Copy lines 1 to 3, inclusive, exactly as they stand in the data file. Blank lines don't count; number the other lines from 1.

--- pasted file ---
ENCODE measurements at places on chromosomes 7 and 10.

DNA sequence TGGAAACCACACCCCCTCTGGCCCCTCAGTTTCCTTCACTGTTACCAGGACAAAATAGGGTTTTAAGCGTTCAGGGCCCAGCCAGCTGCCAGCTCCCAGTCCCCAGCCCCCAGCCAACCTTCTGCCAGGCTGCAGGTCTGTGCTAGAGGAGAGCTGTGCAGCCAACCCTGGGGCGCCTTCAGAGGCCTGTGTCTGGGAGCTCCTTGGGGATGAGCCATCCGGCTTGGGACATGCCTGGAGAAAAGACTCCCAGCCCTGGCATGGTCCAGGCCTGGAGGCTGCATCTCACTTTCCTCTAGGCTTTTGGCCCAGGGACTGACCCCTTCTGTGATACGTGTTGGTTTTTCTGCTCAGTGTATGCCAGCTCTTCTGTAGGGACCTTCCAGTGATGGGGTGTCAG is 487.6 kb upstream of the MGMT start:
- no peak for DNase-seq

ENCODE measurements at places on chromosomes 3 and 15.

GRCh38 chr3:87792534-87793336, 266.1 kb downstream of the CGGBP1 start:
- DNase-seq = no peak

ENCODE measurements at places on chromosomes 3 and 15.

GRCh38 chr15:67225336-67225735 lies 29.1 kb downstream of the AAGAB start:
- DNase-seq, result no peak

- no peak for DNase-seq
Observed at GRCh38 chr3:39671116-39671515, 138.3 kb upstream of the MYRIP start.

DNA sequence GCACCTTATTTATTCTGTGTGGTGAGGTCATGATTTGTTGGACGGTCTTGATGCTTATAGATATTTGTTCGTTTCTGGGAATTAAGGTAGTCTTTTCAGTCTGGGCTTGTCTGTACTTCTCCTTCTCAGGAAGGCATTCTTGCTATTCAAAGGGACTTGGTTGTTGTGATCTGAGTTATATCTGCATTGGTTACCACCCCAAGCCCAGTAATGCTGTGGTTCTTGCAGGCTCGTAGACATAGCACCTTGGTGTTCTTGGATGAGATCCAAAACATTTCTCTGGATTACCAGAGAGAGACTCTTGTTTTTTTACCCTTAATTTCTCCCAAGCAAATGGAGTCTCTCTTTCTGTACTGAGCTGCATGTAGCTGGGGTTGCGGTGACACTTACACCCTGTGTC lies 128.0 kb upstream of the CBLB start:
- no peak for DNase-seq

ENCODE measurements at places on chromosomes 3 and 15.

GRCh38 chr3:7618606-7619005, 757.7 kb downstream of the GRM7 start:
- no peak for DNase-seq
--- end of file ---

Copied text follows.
ENCODE measurements at places on chromosomes 7 and 10.

DNA sequence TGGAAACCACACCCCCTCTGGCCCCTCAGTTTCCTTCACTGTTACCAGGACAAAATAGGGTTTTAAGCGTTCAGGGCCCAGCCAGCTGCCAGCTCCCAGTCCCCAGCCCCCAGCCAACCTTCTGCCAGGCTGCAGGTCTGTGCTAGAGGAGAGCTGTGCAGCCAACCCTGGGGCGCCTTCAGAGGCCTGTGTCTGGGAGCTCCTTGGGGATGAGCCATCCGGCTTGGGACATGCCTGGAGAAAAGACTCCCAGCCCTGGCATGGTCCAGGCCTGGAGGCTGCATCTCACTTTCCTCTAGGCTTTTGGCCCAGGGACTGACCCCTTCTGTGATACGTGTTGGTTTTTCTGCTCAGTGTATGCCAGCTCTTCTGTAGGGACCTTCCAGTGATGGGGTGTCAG is 487.6 kb upstream of the MGMT start:
- no peak for DNase-seq